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“The liberation of the artist” is the title of one of Joaquín Torres García’s “lessons.” In it, he discusses the geometric foundations of Constructivist Art and calls for “setting oneself free” from what has been learned about the “natural order” in art. The Uruguayan master artist advocates embracing an “aesthetic order” released from the figurative.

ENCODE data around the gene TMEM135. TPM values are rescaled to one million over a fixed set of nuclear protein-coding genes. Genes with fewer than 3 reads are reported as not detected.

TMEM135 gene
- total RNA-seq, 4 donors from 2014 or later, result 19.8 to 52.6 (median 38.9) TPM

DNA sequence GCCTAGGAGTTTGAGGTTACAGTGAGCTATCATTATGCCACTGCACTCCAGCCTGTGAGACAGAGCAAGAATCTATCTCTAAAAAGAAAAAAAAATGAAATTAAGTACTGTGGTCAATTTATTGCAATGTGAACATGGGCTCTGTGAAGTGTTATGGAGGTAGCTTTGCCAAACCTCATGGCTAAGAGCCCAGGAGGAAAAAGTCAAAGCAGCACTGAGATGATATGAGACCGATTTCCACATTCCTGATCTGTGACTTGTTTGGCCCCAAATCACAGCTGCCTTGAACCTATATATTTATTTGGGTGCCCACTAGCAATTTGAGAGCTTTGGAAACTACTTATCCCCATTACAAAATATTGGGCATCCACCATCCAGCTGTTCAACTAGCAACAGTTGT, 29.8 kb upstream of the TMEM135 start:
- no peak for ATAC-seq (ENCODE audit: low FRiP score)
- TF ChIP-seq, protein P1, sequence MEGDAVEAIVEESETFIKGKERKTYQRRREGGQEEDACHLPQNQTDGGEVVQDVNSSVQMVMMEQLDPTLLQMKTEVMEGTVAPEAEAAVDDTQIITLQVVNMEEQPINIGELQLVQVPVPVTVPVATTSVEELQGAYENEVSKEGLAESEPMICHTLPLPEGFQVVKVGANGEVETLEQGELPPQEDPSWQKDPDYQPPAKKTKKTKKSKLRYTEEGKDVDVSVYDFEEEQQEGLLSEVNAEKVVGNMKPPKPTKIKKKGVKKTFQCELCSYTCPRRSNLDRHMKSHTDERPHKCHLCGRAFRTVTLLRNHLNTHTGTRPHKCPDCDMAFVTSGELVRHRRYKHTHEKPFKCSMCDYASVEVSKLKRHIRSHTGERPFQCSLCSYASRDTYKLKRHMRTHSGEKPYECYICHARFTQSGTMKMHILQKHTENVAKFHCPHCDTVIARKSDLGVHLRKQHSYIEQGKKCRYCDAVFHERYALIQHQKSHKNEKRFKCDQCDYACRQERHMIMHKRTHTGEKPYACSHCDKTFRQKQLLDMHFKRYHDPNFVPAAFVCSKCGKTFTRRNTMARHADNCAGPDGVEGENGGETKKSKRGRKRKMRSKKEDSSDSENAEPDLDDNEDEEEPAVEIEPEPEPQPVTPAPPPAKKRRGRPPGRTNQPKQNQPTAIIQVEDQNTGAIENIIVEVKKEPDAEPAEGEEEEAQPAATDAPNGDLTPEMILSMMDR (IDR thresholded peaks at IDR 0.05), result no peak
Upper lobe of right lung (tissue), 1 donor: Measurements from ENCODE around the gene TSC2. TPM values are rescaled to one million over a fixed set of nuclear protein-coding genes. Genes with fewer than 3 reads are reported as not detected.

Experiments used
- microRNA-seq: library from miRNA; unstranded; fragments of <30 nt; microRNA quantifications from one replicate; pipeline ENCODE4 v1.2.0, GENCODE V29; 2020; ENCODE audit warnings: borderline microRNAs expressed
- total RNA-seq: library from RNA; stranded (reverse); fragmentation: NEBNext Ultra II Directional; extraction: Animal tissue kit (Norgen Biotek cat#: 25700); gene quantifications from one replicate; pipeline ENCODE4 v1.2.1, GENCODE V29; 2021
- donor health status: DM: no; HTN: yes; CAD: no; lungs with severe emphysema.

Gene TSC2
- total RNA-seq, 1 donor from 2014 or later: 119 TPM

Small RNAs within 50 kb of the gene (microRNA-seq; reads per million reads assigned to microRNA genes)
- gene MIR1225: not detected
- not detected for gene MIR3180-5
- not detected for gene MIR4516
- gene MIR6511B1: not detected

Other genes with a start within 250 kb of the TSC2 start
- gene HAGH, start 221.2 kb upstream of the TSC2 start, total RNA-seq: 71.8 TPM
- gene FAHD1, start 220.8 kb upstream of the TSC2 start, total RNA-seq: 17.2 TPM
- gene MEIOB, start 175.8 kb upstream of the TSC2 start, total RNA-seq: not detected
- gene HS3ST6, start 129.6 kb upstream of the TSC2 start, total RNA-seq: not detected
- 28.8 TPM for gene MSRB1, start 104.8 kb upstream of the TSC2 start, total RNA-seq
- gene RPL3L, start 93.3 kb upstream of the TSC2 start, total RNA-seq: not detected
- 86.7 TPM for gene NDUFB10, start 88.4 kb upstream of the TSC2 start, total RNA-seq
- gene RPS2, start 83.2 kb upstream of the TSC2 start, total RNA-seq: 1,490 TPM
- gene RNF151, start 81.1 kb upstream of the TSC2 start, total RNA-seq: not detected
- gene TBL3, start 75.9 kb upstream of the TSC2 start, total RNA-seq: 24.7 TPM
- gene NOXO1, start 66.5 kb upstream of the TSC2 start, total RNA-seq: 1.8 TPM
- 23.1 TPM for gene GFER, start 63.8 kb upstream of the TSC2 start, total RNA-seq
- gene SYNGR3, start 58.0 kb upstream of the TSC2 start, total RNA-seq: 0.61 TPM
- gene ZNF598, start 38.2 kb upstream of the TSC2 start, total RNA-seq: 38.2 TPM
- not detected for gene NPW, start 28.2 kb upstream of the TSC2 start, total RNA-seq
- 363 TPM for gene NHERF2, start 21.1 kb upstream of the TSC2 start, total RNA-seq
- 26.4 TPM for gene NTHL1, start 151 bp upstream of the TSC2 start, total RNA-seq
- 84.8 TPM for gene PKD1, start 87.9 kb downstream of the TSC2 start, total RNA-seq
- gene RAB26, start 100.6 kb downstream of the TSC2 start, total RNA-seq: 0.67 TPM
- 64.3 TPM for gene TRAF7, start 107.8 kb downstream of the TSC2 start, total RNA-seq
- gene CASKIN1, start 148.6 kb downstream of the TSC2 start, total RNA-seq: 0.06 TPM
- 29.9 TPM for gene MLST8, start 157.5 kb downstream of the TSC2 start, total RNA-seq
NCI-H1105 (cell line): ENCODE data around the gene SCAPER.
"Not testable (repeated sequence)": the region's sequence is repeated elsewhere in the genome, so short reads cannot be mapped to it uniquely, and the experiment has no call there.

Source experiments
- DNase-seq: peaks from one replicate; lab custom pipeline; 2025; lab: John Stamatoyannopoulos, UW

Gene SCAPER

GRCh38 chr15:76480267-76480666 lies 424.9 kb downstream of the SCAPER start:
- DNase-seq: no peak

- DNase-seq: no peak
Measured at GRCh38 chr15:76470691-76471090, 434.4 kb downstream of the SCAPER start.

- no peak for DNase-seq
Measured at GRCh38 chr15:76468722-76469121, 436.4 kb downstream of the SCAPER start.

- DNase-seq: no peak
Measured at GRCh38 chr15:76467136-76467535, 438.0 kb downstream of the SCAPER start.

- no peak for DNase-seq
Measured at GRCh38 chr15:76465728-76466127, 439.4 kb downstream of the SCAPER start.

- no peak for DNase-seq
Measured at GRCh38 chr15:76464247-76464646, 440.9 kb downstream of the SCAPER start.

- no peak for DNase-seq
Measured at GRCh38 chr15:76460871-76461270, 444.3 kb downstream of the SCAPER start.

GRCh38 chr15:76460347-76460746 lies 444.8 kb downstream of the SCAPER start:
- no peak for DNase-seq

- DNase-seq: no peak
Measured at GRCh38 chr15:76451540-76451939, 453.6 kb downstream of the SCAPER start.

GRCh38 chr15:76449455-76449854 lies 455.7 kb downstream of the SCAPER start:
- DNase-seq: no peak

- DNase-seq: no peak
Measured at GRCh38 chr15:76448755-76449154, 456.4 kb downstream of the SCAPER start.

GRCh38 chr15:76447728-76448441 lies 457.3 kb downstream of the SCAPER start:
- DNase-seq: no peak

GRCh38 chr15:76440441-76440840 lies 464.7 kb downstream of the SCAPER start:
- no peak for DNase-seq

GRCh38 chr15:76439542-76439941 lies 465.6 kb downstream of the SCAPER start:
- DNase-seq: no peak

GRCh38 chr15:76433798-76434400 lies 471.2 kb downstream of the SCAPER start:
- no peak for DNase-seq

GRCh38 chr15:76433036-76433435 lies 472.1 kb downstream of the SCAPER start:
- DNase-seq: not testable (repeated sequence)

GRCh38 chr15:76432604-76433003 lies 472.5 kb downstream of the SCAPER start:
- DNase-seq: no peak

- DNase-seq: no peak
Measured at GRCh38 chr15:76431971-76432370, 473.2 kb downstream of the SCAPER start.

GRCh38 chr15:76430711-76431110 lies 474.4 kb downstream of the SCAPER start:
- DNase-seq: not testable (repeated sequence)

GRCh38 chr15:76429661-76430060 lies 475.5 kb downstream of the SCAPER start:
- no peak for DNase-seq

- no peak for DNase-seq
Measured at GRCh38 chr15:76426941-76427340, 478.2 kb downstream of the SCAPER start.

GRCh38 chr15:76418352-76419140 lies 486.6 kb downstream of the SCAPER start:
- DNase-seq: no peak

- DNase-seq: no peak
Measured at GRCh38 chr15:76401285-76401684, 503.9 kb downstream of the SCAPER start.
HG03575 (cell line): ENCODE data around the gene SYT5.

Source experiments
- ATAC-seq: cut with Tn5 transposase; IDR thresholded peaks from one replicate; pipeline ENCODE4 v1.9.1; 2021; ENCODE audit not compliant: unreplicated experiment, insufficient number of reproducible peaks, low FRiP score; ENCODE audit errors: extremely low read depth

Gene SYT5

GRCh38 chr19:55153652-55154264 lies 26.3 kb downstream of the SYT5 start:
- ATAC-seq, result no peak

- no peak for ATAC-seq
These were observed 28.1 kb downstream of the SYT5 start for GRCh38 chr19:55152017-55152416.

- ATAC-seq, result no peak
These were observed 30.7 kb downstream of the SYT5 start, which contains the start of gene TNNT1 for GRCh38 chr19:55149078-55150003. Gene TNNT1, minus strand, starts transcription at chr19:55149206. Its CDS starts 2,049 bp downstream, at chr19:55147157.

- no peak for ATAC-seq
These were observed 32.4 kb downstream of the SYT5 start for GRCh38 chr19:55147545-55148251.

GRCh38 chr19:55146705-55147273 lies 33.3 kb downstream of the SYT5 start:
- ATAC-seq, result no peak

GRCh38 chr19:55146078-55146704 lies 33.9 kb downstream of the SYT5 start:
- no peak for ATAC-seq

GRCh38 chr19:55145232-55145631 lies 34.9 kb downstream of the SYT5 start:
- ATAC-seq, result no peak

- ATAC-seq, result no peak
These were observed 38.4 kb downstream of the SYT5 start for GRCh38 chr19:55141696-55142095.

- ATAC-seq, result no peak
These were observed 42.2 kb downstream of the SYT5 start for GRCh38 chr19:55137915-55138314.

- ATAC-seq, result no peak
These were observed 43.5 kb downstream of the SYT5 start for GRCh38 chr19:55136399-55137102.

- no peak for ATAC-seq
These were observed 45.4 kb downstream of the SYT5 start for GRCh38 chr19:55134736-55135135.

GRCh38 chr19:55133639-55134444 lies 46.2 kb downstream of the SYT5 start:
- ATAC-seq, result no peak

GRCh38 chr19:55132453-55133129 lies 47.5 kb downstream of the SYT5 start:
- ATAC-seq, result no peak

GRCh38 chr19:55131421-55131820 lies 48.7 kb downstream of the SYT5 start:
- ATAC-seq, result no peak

In this “lesson,” Joaquín Torres García (JTG) explains his “method of measurement” and the geometric-mathematical principles underlying the “golden ratio.” More interesting, however, are the interconnected roles he assigns conscious activity and the liberation of the unconscious in the creative process. JTG emphasizes that the artist’s personality is “dis-covered” insofar as what lies beyond his consciousness is allowed to flow forth. That process must ensue, however, in the narrow space afforded by steadfast conscious control of Constructivist technique. He formulates the idea that while the artist focuses his attention (his consciousness) on the method of measurement and on the application of Constructivist rules, his personality will be automatically manifested in the work, without intending to; the unconscious will be able to flow “as long as conscious activity is concerned with something else.” This demonstrates that JTG did not deny the role of the unconscious in art. Unlike Surrealism, the Uruguayan master artist limits, or cloaks, the unconscious with rational activity. Conscious work, then, becomes what holds back or “contains” the unconscious. Indeed, this conscious focus on the rules and on the application of measurement in the constructive process offsets the temptation to imitate “the visible real” and allows the artist to work in the terrain that, in JTG’s view, is specific to art: the mental and symbolic terrain, the terrain of the order of the signs, one pertinent in his doctrine not only to the aesthetic realm, but also to the artist’s ethics. In this “lesson,” the Uruguayan teacher acknowledges how hard it has been for Uruguayan artists to radically eschew acquired knowledge. Notwithstanding, he makes an appeal in that direction and refers, once again, to Christology: “Just as in mysticism man must die in the flesh in order to be reborn in the spirit (the idea of eternal Christ), so the artist must sacrifice his poor learned baggage to inhabit the abstract and finally come into being.” [For further reading, see the following texts by Joaquín Torres García in the ICAA digital archive: “Con respecto a una futura creación literaria” (doc. no. 730292); “Lección 132. El hombre americano y el arte de América” (doc. no. 832022); “Mi opinión sobre la exposición de artistas norteamericanos: contribución” (doc. no. 833512); “Nuestro problema de arte en América: lección VI del ciclo de conferencias dictado en la Facultad de Humanidades y Ciencias de Montevideo” (doc. no. 731106); “Introducción [en] Universalismo Constructivo” (doc. no. 1242032); “Sentido de lo moderno [en Universalismo Constructivo]” (doc. no. 1242015); “Bases y fundamentos del arte constructivo” (doc. no. 1242058); and “Manifiesto 2, Constructivo 100%” (doc. no. 1250878)].